AOP shares statement on practising in the new lockdown

With new national lockdowns announced, the AOP has shared its understanding that practices can remain open, prioritising emergency and essential care, but has emphasised the need to maintain “stringent measures”

optometry equipment
Pexels/Karolina Grabowska
Following the introduction of new national lockdowns in England and Scotland, and with restrictions already in place in Wales and Northern Ireland, the AOP has written to members to address the implications for optical practices and to provide an update on vaccine access.

On 4 January, governments in both Scotland and England announced plans for new national lockdowns, in efforts to reduce the spread of coronavirus (COVID-19). The lockdowns require the public to stay at home except in a limited range of cases, including for medical reasons.

In an update to members, the AOP outlined its understanding that practices can remain open to provide eye care to patients, prioritising emergency and essential care in line with guidance from the NHS, Governments and the College of Optometrists. This requires the use of infection prevention and control measures, including appropriate personal protective equipment.

The AOP acknowledged: “Many AOP members are understandably concerned about the risks of continuing to provide face to face eye healthcare in the current circumstances.”

While under the current guidance, practices can offer routine care where capacity allows, the AOP emphasised that if a practice continues to offer routine care, “it must maintain stringent measures to manage the risks of COVID-19 infection.”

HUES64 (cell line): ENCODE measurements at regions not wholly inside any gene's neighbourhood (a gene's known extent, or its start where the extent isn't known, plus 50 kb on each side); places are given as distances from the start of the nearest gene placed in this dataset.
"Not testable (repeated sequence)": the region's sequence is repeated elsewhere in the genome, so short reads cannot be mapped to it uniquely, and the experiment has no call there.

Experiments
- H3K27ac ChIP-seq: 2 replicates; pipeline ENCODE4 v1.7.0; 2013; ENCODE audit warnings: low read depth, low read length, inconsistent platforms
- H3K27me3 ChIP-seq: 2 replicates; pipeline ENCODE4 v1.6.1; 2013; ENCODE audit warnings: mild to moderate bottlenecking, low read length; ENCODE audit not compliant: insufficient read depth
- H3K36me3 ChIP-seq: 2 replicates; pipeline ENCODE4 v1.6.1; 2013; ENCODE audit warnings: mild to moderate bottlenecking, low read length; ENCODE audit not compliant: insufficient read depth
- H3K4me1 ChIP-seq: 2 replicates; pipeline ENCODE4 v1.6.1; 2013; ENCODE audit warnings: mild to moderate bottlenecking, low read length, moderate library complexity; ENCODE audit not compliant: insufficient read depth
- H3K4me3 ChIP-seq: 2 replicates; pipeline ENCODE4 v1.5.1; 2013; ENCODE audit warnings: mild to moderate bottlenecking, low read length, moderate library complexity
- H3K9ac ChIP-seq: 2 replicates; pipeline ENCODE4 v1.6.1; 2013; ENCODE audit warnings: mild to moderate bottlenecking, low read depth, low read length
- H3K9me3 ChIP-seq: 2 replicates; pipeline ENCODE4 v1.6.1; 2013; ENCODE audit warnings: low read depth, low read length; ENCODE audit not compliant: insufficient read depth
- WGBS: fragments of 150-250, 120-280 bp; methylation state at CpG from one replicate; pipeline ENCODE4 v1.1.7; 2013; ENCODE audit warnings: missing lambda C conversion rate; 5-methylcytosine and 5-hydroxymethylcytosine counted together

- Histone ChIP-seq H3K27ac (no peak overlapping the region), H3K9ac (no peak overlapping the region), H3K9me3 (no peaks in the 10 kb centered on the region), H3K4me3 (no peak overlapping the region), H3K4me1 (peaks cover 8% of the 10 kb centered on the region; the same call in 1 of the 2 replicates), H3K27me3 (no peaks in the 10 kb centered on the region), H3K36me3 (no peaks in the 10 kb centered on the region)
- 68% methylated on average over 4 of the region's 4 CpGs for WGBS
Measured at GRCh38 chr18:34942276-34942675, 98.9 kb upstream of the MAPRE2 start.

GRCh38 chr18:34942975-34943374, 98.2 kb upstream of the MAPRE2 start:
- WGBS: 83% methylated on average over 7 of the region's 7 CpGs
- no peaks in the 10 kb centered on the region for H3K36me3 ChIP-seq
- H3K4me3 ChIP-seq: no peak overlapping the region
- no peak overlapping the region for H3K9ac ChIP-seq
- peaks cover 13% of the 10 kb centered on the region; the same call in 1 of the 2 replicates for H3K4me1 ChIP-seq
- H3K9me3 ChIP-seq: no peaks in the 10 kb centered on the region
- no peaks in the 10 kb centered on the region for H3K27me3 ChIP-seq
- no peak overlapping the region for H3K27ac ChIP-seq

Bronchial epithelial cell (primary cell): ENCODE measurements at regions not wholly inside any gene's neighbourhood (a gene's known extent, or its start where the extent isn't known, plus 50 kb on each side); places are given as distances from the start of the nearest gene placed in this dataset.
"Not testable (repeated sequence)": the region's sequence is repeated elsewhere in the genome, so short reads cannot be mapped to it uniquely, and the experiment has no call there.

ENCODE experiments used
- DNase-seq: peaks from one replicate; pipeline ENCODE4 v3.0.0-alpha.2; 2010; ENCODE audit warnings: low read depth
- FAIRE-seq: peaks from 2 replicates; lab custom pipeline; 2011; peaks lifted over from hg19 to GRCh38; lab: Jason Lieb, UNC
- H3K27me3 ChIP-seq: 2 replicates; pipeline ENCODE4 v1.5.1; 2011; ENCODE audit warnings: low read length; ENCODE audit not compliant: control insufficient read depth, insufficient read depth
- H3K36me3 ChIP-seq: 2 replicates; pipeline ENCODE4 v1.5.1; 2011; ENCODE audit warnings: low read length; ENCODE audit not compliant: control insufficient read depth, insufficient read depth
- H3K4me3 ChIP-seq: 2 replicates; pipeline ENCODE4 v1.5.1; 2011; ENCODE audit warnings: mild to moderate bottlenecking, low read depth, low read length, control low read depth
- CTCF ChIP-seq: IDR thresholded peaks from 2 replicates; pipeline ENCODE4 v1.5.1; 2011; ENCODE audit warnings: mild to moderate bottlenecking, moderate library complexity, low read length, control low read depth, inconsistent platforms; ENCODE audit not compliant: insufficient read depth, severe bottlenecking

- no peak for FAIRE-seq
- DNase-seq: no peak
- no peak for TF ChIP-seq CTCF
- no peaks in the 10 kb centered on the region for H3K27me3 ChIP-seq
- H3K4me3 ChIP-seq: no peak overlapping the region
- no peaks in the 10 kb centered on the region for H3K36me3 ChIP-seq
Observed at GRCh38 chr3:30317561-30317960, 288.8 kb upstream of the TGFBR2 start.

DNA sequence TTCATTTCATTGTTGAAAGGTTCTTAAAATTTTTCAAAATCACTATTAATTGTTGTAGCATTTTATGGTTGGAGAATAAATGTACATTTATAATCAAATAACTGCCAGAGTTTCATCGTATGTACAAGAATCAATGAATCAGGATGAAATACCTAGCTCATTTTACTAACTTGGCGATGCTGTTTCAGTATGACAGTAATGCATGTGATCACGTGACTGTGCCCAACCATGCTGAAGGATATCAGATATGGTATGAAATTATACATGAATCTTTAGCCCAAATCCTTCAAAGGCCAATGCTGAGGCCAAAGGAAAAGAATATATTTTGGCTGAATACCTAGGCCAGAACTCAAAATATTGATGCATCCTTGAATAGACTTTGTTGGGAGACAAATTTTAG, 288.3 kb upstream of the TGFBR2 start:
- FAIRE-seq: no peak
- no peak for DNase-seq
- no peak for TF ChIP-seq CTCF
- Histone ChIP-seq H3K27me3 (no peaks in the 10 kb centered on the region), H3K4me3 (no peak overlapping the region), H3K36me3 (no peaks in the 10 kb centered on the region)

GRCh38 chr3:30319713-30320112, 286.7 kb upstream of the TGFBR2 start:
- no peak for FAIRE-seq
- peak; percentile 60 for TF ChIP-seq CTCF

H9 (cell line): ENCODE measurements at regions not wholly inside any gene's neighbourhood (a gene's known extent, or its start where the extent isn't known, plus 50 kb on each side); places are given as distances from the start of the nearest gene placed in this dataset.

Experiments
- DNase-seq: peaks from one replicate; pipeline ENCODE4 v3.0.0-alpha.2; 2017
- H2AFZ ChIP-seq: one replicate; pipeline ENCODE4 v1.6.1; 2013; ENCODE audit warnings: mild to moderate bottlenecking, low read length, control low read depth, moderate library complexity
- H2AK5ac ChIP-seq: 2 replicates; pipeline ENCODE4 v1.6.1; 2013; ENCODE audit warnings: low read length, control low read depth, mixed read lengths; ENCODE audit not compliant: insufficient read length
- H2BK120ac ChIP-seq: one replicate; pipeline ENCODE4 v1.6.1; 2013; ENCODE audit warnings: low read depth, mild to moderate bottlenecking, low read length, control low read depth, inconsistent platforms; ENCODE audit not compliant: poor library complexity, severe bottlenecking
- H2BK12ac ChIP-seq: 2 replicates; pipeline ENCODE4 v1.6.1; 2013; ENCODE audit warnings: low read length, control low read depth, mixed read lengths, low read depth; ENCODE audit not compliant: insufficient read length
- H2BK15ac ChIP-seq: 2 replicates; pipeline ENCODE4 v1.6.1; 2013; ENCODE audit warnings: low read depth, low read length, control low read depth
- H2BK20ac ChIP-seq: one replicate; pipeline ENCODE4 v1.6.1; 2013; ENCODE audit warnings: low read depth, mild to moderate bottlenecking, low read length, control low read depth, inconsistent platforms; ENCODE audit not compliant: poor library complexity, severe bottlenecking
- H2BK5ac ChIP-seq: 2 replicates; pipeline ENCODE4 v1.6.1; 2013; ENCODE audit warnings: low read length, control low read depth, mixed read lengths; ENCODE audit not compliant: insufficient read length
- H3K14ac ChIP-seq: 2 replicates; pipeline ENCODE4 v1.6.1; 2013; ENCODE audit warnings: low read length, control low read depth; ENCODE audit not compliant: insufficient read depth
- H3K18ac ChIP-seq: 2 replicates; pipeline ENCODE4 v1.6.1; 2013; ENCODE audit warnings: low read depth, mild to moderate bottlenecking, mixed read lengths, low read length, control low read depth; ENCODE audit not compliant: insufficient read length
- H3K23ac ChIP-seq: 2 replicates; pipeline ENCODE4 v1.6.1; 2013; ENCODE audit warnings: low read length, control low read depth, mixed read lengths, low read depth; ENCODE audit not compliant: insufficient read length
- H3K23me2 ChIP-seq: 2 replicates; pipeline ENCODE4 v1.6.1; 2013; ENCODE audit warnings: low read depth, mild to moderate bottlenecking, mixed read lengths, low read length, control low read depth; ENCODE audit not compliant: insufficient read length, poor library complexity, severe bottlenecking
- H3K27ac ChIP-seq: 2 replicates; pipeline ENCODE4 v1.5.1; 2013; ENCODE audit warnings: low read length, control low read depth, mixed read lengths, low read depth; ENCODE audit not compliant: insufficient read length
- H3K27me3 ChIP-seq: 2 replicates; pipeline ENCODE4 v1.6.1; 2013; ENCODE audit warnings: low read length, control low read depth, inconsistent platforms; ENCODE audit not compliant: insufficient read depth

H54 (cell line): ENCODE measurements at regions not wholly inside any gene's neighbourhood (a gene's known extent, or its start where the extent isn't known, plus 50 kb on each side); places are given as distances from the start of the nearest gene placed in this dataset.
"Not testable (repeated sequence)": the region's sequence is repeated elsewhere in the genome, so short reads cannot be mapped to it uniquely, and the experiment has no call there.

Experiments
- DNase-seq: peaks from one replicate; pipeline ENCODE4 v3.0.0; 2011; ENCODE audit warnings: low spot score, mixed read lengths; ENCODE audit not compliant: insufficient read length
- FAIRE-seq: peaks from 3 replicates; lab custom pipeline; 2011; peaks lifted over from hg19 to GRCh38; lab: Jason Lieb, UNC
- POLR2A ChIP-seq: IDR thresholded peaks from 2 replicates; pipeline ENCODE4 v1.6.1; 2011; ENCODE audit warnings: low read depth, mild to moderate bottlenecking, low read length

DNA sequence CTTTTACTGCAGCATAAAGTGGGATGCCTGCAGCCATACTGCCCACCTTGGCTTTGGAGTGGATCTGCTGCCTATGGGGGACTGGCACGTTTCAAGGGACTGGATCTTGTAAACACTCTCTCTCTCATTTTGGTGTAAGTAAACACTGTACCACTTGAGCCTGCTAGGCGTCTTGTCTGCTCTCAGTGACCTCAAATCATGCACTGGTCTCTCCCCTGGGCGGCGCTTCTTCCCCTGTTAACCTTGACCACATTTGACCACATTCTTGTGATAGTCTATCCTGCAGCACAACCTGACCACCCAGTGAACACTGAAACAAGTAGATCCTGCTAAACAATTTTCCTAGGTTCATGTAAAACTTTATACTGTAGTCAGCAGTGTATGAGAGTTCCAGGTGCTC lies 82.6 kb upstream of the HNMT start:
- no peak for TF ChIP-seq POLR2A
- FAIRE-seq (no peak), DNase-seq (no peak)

Measures should include utilising longer appointment times than prior to the pandemic, the AOP said, referring to member guidance suggesting appointment times of 30–40 minutes are “safe and achievable while complying with strict infection control requirements.”

The statement continued: “We are monitoring the situation closely and are in contact with the College, NHS England and the UK optometry bodies. We will update members immediately if our view of the risks involved in providing care during the current lockdown changes.”

The AOP advised members that concerns regarding a practice’s approach to COVID-19 risks should be raised with the practice, with the AOP’s employment and clinical teams available to support members in how to do this.

Discussions ongoing for practice support

As part of the Optometric Fees Negotiating Committee (OFNC), the AOP also confirmed that it is involved in ongoing discussions with NHS England regarding support for practices.

The association indicated its understanding that the new ‘top-up’ business grants announced by the Chancellor of the Exchequer on 5 January will only be available for businesses that have closed because of the pandemic, and so will not be available to practices remaining open.

Optometrists included in second priority group for vaccination access

The AOP also addressed access to COVID-19 vaccines for optometrists. The association highlighted UK Government guidance confirming the definition of ‘frontline healthcare staff’ as including optometrists and others in face-to-face contact with patients. This includes non-clinical staff in primary healthcare settings.

“Optical practice staff are therefore included in the second priority group for access to vaccination, frontline health and social care workers,” the AOP shared.

It has not been confirmed when this group will be offered the vaccine. In his address on 4 January, Prime Minister Boris Johnson suggested that “if things go well” it is anticipated that those in the four top priority groups will have been offered the first vaccine dose by the middle of February.

The AOP confirmed it would provide further information on the timing and practicalities regarding the vaccination of optical staff once this becomes available.